If you’re struggling with staying motivated to work toward your goals, find someone who can hold you accountable. That person could be a close friend who can give you some tough love or even a financial coach.

Schedule a Coaching Session

15. Avoid Emotional Spending

“A bad money habit enables instant gratification and tends to satisfy temporary urges,” says Dike. Curb your emotional spending by avoiding going out when feeling stressed or sad, deleting shopping apps, and keeping your credit card at home. If you have the temptation to buy something, take a few days to think about it and assess your budget.

17. Sign Up for a Budgeting App

If you struggle with budgeting, there are many budgeting tools available to help you keep track of your finances. Signing up for a budgeting app, such as the Mint app, can help you get closer to your financial goals and start building better money habits. Routinely updating your budget on an app will help you evaluate your expenses better and make you think twice before spending.

18. Create a Financial Goals List

If you’re more of a visual learner and motivated by achieving small goals, start a habit of creating a physical list of financial goals you want to achieve. This can help give you a clear understanding of what you need to be doing and plan how you can achieve your goals.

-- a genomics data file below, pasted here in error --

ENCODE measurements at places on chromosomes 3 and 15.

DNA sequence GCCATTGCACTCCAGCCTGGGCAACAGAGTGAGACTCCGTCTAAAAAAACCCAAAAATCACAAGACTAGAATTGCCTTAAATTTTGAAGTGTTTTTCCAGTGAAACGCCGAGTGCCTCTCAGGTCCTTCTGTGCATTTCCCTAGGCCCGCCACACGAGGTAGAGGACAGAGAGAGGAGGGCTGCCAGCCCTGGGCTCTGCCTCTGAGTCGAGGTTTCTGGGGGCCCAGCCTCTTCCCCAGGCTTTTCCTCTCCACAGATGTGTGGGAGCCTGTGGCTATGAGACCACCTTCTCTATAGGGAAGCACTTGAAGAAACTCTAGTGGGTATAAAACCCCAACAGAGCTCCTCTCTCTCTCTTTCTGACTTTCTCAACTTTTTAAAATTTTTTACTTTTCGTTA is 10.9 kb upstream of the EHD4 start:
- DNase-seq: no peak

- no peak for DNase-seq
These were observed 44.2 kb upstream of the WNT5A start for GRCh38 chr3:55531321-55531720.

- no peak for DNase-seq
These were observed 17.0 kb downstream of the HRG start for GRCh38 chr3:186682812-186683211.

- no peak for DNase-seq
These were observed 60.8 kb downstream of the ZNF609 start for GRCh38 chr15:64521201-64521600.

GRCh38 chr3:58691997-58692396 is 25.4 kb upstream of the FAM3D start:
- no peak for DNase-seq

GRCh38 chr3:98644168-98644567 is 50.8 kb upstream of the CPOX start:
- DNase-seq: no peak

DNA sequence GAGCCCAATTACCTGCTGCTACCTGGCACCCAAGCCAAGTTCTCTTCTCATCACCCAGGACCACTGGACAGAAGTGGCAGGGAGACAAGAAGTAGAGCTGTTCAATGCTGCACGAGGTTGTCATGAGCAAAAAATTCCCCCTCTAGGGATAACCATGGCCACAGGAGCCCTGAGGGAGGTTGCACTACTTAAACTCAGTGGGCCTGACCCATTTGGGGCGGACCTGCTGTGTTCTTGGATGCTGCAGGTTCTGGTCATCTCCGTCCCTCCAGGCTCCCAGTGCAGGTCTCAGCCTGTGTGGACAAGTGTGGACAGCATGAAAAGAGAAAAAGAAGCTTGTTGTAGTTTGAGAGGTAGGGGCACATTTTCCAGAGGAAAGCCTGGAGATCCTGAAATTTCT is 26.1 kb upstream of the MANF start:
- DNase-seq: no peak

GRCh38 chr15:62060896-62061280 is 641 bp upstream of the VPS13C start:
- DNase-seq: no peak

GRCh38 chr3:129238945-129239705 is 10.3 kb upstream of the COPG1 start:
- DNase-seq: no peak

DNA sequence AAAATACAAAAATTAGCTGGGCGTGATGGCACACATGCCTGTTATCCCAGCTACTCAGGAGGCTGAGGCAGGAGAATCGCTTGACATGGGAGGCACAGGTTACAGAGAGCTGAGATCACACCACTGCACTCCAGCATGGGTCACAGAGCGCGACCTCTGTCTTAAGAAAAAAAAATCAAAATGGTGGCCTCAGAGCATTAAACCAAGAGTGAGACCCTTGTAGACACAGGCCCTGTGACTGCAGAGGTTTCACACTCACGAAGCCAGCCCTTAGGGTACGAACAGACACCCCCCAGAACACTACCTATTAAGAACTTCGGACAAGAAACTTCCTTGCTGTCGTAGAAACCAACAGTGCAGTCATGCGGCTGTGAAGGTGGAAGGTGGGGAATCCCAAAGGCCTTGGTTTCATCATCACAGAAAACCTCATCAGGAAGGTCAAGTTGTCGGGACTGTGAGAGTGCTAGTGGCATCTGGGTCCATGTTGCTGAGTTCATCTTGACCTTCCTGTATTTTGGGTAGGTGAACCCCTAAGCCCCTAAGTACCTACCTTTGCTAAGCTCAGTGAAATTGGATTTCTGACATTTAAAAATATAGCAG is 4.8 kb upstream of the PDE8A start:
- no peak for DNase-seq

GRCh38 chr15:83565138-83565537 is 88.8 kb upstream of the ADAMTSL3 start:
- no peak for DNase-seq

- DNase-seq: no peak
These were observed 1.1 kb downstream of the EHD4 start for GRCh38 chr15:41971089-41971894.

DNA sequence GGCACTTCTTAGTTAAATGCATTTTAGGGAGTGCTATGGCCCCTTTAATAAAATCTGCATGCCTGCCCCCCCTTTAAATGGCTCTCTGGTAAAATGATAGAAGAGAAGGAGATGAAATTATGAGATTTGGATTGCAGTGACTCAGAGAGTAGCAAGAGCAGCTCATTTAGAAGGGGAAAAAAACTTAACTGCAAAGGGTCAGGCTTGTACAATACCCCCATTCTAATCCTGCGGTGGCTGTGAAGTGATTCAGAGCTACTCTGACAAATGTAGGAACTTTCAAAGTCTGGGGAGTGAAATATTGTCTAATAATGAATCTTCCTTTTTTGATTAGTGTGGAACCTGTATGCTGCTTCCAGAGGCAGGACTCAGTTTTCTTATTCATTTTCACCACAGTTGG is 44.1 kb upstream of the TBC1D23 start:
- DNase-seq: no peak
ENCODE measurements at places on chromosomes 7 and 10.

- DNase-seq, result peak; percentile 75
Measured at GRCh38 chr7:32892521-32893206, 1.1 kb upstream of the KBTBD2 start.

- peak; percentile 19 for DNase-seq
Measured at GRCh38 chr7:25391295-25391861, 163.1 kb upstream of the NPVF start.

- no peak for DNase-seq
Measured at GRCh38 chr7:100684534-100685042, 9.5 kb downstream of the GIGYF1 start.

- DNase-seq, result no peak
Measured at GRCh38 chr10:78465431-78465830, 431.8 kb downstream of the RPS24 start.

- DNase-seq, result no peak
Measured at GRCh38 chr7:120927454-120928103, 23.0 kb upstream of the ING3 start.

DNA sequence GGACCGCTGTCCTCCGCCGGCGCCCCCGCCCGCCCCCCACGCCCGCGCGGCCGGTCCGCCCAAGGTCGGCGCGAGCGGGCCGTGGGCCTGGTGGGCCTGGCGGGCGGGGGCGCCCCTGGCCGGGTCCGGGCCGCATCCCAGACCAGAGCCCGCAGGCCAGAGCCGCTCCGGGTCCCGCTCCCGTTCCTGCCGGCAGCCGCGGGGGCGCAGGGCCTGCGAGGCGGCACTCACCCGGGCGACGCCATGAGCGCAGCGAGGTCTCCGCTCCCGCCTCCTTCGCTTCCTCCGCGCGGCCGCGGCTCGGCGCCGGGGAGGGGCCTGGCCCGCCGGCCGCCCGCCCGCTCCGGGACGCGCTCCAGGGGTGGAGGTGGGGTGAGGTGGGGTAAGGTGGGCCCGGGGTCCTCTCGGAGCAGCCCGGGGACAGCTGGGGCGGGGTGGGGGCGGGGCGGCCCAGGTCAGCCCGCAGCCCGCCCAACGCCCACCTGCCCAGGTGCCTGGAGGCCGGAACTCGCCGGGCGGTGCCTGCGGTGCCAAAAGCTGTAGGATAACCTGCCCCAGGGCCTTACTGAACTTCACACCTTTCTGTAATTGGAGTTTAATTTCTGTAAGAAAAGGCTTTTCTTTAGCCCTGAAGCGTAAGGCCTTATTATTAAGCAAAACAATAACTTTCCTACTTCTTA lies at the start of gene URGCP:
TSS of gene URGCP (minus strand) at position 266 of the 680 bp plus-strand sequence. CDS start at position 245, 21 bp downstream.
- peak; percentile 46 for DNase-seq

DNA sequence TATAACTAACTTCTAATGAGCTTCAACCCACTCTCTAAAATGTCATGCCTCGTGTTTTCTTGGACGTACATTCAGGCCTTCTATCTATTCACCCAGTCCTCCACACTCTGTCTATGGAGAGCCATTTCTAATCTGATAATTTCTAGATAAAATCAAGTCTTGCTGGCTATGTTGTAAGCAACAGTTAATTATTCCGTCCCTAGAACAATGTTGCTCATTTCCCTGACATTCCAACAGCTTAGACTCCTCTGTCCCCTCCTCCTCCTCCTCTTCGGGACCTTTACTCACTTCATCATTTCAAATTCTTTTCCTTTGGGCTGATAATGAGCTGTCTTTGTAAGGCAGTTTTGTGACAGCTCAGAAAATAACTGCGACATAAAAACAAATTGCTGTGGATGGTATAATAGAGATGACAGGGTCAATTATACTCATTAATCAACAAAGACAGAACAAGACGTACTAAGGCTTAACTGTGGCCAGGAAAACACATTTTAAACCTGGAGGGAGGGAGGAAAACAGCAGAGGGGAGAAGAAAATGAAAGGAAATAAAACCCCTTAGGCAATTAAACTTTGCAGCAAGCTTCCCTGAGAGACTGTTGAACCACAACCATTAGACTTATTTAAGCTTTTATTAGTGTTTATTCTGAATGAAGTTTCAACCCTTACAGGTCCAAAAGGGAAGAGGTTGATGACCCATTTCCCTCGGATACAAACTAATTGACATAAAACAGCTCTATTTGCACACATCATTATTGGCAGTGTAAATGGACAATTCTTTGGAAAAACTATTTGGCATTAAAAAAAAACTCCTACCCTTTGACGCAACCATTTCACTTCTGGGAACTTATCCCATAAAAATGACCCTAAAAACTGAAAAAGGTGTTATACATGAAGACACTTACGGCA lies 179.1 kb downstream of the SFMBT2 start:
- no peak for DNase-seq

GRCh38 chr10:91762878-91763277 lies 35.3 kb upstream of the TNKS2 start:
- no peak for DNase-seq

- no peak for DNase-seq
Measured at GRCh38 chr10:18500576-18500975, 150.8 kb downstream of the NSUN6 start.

“Good money habits are the ones that are helpful to you in achieving your financial goals.” — Om Mandhana, CFP, Mint Financial Coach

19. Pay Yourself First

Developing better money habits doesn’t mean you can’t buy things you like anymore. With enough planning, you can still find ways to enjoy yourself while saving money. Smout says: “Pay yourself and your debts first before you pay for your wants. It’s OK to spend money on the things we like, but not at the expense of our future by not saving or trying to run from the past by not paying our debts.”

By evaluating your budget and saving money regularly, you are paying yourself so you can have a better future, enjoy things you like, and take care of loved ones

 

“It’s OK to spend money on the things we like, but not at the expense of our future by not saving or trying to run from the past by not paying our debts.” — Jared Smout, CPA, Mint Financial Coach

20. Reevaluate Your Role Models

If you find yourself trying to keep up with celebrity and other friends’ lifestyles that are not necessarily within your budget, it might be time to reevaluate your role models. Start a social media cleanse to avoid shopping temptations and surround yourself with people who will motivate you to start building better money habits

A Black woman stands in front of her phone making a video for social media, indicating that finding better money habits starts with finding good role models.

 

21. Be Smart About Investing